I’ve done a fair bit of work now with Windows Server 2008 and 2008R2 and Hyper-V. One of the key things I’ve looked at is how to correctly size the pagefile for these systems for the host machine. I’ve searched high and low for a real recommendation from Microsoft on this topic and sadly have not been able to find anything concrete to use as a guide.
In short – I recommend a fixed size 4GB pagefile for my Hyper-V host. This recommendation is based on Windows Server 2008 and Windows Server 200R2 WITHOUT SP1 with the Hyper-V roles enabled. Windows Server 2008 R2 SP1 introduced the concept of dynamic memory for the guest machines and at present, I don’t have enough experience with it to make a judgement call. If you want to know why and how I come to that then read on below.
Ok – so when you can’t find anything concrete what do you do? You use the knowledge that you have to figure out what seems reasonable and then put that to the test in a real world situation. The knowledge below is the summation now of the last few years of running both test and production environments on Hyper-V and from all experiences so far seems to be very accurate indeed.
So what do we do? First up I looked at Microsoft “normal” recommendation is to use 1.2 to 2 times the size of physical RAM for a pagefile on a Windows machine. Microsoft make this recommendation based on the fact that the total RAM requirement of the programs you run simultaneously on the machine will be well in excess of the physical RAM in the machine. Having a page file either system managed or fixed at a specific size, allows the system to page to disk sections of RAM that are not being used so that it can be freed up for other programs to use them. This is “common” knowledge in the industry and pretty accurate.
Well then how does Hyper-V work? Firstly, Windows Server with Hyper-V or Windows Hyper-V server both handle RAM in the same way – so for the purposes of this FAQ, we’ll call them the same. When you create a guest machine in Hyper-V you allocate it a fixed amount of RAM to that Virtual machine. Microsoft recommend and have hard coded blocks in place that mean you can never start more virtual machines than you have physical RAM for. Microsoft also recommend you leave at least 512MB to 1GB of free RAM for the base Windows Host installation to process it’s things. In addition to that Microsoft also recommend that you do not run any other programs or services on the Hyper-V host therefore limiting the amount of RAM they can consume. If we are limit the programs that we run on the host machine, it also therefore limits the amount of pagefile we will need. I figured some time back that it was pretty safe to allocate a 4GB fixed page file as in reality nothing on the Hyper-v Host should really be being paged out to it in the first place. Based on perfmon indicators on my hyper-V hosts this is pretty accurate and the only time the pagefile gets hit is when I’m running other programs on the Hyper-V hosts itself. Therefore I’ve come to the conclusion that 4GB is more than enough for me. Could I allocate less? Yes probably, but disk is pretty cheap and 4GB is nothing to worry about. On the other hand had I left it as a system managed pagefile then Windows would start by allocating at least the physical RAM amount of space for the pagefile – which on some of my systems is 64GB+ – and that just does not make sense to me.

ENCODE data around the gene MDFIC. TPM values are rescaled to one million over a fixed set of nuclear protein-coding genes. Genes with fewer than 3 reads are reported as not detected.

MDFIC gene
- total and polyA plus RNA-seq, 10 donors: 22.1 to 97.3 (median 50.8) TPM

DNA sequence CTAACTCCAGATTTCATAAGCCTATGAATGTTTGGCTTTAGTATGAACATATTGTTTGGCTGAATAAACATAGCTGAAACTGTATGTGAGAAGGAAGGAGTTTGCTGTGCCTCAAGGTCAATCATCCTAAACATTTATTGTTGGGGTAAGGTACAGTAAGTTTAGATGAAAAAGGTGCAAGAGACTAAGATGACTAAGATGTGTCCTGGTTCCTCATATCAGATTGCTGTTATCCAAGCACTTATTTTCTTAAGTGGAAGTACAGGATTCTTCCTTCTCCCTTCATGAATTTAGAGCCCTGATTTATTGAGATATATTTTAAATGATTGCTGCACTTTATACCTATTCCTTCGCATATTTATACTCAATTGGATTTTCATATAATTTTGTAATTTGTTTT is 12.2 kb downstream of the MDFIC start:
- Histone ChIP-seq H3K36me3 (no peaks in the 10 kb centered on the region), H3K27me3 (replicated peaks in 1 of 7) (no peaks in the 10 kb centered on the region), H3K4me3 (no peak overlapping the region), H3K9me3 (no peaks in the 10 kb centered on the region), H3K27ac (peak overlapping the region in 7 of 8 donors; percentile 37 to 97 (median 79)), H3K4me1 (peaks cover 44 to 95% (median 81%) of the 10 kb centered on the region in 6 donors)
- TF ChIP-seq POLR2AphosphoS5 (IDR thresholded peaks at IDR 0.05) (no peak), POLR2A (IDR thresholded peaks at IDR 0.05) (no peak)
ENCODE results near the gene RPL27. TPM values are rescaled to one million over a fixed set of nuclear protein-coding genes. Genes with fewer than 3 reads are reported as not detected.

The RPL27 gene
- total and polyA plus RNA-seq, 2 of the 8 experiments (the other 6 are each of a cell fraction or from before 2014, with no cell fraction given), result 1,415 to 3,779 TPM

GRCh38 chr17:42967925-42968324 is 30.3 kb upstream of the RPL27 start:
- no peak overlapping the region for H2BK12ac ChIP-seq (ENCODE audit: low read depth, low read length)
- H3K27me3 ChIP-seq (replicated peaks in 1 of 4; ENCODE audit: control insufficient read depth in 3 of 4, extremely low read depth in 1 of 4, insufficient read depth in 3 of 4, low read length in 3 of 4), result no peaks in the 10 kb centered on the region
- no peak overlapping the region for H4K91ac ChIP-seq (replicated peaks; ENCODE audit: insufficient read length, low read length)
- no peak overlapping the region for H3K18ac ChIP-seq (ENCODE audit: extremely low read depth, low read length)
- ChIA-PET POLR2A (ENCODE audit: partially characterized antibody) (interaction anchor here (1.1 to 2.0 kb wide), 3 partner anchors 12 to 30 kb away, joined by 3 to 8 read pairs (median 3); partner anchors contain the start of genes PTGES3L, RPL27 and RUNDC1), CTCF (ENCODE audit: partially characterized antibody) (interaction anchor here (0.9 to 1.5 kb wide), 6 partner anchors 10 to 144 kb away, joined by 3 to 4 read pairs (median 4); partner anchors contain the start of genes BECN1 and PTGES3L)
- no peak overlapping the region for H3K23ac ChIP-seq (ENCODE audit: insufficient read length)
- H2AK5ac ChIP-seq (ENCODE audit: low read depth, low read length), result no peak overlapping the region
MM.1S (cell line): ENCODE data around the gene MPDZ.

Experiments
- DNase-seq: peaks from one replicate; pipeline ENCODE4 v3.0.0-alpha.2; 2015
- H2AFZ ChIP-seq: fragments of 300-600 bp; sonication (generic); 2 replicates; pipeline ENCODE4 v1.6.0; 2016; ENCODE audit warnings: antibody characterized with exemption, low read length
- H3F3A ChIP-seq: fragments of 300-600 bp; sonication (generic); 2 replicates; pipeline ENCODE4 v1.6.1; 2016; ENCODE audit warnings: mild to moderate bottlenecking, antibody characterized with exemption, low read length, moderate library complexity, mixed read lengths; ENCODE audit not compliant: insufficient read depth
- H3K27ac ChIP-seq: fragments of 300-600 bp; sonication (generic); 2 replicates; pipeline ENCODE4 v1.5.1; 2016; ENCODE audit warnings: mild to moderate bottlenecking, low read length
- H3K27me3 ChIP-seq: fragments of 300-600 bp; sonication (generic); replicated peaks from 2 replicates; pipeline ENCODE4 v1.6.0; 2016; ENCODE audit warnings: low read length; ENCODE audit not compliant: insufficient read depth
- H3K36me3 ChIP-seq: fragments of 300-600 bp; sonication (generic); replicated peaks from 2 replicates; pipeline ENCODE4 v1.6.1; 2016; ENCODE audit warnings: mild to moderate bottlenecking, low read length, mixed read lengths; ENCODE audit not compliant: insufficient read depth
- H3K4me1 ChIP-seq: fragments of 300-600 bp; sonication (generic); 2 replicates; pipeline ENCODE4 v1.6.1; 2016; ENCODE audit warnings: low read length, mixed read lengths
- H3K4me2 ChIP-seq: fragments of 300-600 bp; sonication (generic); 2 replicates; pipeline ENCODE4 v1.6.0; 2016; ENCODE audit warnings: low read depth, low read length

That’s what I’m doing – how about yourself – do you have any thoughts to contribute?
Do you have suggestions for
– where to store your Page File and if this makes much difference?
– I would say with most setups we have done it will be a 4 disk raid 10 or maybe Raid 1 for OS, then Raid 5-10 for the Hyper-V Guests. Does it make much difference where the page file is stored?
– Do you create a seperate partition for the pagefile?
– Lastly is there some specific monitoring that you can do so you can actually see pagefile utilisation?
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